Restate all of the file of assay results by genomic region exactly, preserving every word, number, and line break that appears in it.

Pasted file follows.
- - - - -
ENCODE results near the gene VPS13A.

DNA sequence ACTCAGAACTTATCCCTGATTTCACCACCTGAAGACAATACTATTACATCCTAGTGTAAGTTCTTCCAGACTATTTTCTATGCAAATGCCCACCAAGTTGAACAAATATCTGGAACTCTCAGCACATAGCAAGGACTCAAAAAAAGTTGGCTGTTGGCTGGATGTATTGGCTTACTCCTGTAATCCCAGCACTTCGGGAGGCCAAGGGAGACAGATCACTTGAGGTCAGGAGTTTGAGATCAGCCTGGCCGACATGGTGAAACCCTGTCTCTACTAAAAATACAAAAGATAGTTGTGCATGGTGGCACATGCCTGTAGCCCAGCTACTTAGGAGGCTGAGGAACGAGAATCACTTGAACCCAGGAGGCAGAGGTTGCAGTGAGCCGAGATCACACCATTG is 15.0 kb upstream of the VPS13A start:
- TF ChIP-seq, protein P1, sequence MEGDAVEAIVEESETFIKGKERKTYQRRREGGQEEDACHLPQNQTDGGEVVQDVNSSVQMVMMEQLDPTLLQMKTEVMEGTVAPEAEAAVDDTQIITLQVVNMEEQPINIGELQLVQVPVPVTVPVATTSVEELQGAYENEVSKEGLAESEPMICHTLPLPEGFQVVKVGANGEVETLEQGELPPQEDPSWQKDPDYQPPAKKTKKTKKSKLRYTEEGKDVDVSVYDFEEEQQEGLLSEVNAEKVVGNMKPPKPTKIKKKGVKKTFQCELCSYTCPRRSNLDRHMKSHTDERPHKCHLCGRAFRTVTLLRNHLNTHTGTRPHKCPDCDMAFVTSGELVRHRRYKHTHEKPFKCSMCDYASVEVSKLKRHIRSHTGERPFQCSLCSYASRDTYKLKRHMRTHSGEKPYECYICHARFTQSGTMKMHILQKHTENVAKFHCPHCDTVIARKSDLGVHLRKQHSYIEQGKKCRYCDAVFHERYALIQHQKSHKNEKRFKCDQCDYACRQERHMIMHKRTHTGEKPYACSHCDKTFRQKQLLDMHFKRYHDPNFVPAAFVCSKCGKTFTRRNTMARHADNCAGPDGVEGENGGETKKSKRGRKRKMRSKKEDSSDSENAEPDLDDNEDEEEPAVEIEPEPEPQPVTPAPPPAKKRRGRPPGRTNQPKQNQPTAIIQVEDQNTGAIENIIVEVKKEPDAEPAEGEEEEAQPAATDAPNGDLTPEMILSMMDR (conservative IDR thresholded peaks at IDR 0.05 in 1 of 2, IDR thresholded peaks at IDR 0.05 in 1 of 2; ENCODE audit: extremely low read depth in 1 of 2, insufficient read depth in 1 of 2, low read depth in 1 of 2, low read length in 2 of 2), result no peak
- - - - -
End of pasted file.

ENCODE results near the gene VPS13A.

DNA sequence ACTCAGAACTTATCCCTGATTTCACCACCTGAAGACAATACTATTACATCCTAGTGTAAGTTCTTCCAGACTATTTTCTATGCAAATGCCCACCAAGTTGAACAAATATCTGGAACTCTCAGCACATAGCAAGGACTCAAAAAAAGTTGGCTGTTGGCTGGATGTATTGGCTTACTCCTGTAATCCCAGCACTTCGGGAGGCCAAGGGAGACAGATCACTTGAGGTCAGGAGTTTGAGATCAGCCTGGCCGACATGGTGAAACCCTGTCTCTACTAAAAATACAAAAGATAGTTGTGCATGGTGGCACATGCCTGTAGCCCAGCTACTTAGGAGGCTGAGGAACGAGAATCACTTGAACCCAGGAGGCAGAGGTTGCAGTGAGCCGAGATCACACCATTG is 15.0 kb upstream of the VPS13A start:
- TF ChIP-seq, protein P1, sequence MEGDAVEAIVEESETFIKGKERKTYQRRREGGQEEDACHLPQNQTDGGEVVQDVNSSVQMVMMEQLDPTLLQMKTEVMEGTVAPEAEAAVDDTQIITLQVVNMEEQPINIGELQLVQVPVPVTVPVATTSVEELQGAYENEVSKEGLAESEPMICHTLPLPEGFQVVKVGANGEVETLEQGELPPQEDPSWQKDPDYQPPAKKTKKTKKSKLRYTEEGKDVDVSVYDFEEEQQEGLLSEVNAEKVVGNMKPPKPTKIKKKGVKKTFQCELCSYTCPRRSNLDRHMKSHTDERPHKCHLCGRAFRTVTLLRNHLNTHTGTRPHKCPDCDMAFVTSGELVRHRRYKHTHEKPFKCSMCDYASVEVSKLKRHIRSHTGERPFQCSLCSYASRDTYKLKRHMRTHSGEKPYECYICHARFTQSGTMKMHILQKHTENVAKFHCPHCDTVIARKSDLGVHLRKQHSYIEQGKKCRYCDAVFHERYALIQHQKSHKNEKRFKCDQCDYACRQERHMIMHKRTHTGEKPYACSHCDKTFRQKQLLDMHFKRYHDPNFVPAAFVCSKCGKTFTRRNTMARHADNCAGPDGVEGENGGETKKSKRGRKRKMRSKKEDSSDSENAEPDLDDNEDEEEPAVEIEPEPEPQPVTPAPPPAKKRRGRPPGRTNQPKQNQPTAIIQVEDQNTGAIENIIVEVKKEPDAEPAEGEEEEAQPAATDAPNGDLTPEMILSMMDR (conservative IDR thresholded peaks at IDR 0.05 in 1 of 2, IDR thresholded peaks at IDR 0.05 in 1 of 2; ENCODE audit: extremely low read depth in 1 of 2, insufficient read depth in 1 of 2, low read depth in 1 of 2, low read length in 2 of 2), result no peak